The UK's labour shortage, after a mass exodus of workers due to the Brexit-Covid one-two punch, is crippling businesses. In theory, businesses are able to address labour shortages by recruiting 'high skilled' workers from anywhere in the world. In reality, civil servants claim to know (better than businesses) exactly which 'high skills' are in demand, and shortages are often in 'low skilled' jobs that must be filled domestically, but many Brits simply do not want.

A return to 'open borders' is impossible, at least under the current government. But so is continuing with the status quo, which is crippling the post-Covid recovery. The solution is simple: for the UK to follow other countries in giving businesses both the power to quickly and directly recruit the workers they need from abroad, and the responsibility for providing them with housing, healthcare and schooling for their children. In short, if Britain must turn its back on immigrants, it should embrace expats.

That may sound radical, but so is continuing on our current course. A recent survey has revealed that more than a quarter of British firms polled believed that a lack of staff was putting pressure on their ability to operate at normal levels. A further 38% of businesses said that a lack of local talent was hurting their ability to recruit the employees they need.

Predictably, the government has adopted a knee-jerk approach to filling the hole. In a bid to fill the shortage of truck drivers and farmworkers, the UK government announced that they would recruit 5,000 foreign truck drivers and 5,500 poultry workers to plug the gap.

This act of economic firefighting has hardly struck the right notes with foreign workers; as one Polish driver told Reuters in Warsaw, "No drivers want to move for only three months just to make it easier for the British to organise their holidays." Such short term measures will not be enough to plug the labour gap faced by the UK; migration is not a tap you can simply turn on and off. 'Expat visas' would allow overseas workers to feel valued as a key part of our society and economy - for the medium and long term.

The government has delivered on its promise of 'taking back control' of immigration, and that's precisely the problem. Government must provide a framework for security and background checks, but without wrapping the entire employee-sponsorship visa application process in reams of red tape. You can take back control, while delegating some of that newfound control to British businesses.

There is a middle ground between uncontrolled immigration and economic lockdown, but the government is yet to find it. Other countries have, by embracing expats: immigrants who enter in a long-term transactional relationship with a country, sponsored and supported by their employers - not public funds.

The word 'expat' is politically loaded: It is commonly used to describe the 'white and educated', whilst 'immigrant' is used for anyone else. Yet there is a crucial economic distinction between the two. According to expat researcher Dr Yvonne Mcnulty, a business expatriate "is a legally working individual who resides temporarily in a country of which they are not a citizen, in order to accomplish a career-related goal (no matter the pay or skill level)". This means that maids, nurses, truck drivers and shelf-stackers can all be expats, regardless of common parlance.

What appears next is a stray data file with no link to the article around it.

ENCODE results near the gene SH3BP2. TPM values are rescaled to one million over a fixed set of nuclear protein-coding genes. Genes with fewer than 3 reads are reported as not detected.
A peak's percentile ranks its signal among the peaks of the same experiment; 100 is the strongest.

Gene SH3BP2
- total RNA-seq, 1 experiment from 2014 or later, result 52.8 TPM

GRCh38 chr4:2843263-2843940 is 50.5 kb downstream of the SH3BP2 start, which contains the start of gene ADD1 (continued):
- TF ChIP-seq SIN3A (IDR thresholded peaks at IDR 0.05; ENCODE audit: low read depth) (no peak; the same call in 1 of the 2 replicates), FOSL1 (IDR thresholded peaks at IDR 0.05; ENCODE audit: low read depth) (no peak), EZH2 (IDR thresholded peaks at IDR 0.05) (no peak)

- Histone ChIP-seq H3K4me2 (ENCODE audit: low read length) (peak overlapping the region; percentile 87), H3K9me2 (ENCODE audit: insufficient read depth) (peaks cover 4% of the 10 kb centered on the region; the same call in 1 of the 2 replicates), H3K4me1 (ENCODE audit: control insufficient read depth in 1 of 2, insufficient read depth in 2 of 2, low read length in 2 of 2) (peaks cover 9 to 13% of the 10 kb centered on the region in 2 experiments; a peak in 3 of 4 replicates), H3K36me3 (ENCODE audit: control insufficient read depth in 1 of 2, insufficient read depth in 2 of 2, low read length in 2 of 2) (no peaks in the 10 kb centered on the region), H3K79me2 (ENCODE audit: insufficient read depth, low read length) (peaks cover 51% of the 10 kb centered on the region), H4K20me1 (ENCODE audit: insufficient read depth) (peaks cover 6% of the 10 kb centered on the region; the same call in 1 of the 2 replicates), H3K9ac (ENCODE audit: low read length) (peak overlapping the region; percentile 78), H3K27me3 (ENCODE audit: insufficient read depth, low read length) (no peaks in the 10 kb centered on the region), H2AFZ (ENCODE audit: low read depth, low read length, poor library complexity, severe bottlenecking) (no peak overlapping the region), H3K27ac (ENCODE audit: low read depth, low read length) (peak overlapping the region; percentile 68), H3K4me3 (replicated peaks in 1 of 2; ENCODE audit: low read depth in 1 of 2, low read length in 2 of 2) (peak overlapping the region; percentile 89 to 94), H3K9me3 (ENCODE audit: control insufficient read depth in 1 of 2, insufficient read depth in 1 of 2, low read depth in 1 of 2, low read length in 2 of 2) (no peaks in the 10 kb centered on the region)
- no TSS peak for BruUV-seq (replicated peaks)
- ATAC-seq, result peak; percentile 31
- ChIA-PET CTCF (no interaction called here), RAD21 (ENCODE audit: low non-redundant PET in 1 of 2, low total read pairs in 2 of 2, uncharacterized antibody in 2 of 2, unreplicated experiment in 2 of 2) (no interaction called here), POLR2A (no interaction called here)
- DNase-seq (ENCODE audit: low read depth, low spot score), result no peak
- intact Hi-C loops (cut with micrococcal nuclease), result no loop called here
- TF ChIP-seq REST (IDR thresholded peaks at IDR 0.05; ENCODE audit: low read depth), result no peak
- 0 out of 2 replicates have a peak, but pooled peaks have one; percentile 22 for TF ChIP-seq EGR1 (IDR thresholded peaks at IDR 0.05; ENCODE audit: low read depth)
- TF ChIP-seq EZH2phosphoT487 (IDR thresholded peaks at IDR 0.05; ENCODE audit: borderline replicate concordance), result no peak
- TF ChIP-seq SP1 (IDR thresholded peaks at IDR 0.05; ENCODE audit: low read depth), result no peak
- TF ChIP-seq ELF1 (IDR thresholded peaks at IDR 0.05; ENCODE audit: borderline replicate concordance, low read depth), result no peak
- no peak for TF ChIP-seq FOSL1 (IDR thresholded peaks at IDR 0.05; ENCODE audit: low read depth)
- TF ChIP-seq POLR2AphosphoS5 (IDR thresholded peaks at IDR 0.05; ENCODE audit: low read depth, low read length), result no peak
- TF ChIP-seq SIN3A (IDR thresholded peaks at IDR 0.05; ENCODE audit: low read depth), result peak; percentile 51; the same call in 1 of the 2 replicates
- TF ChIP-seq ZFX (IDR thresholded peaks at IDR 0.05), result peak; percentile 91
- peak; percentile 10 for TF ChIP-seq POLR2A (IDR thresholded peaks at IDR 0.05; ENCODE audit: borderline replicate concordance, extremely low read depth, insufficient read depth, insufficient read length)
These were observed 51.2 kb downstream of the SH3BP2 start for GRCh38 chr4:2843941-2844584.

The crucial difference is that their employers, not the public, are responsible for them. And there is nothing wrong with that.

We are already flirting with this idea, but in a rigid - and ultimately ineffective - top-down way. The Skilled Worker Visa, for example, requires that the 'expat' meets the list of job descriptions on the Gov.UK website. Alternatively, if the employer wants to rely on the points-based system for filling their labour shortage, they still have to comply with what the government deems a job susceptible to a 'labour shortage'.

But civil servants don't know what skills businesses need, only businesses do. The government needs to trust them to decide that for themselves - and accept responsibility for who enters the country under their sponsorship, in the same way that, for example, a British spouse sponsors and funds a foreign partner (who has no recourse to public funds).

This would allow businesses to quickly fill positions with the best people to fuel British growth - without having to wait three months or longer for the existing process to be completed.

A process that works in bringing together a union of husband and wife is clearly robust enough for connecting an employer and a worker. We don't tell people who they can marry, and we shouldn't tell businesses who they should hire.

Anything is preferable to the current bind in which British businesses find themselves. We can fuel our economies with labour from across the world by giving our businesses the freedom to source the workers they need. In return, businesses will happily support their new expat workers so that the public don't have to. Our societies, and economies, will benefit - just look at Dubai or Singapore.

'Taking back control' only makes sense if you then use that control effectively.

About the author:

James Caan CBE is one of the UK's most successful and dynamic entrepreneurs, having established his private equity reputation in the recruitment industry before setting up Hamilton Bradshaw in 2003 to be the leading advisor for investment into UK recruitment and property businesses, including buyouts, venture capital and turnarounds.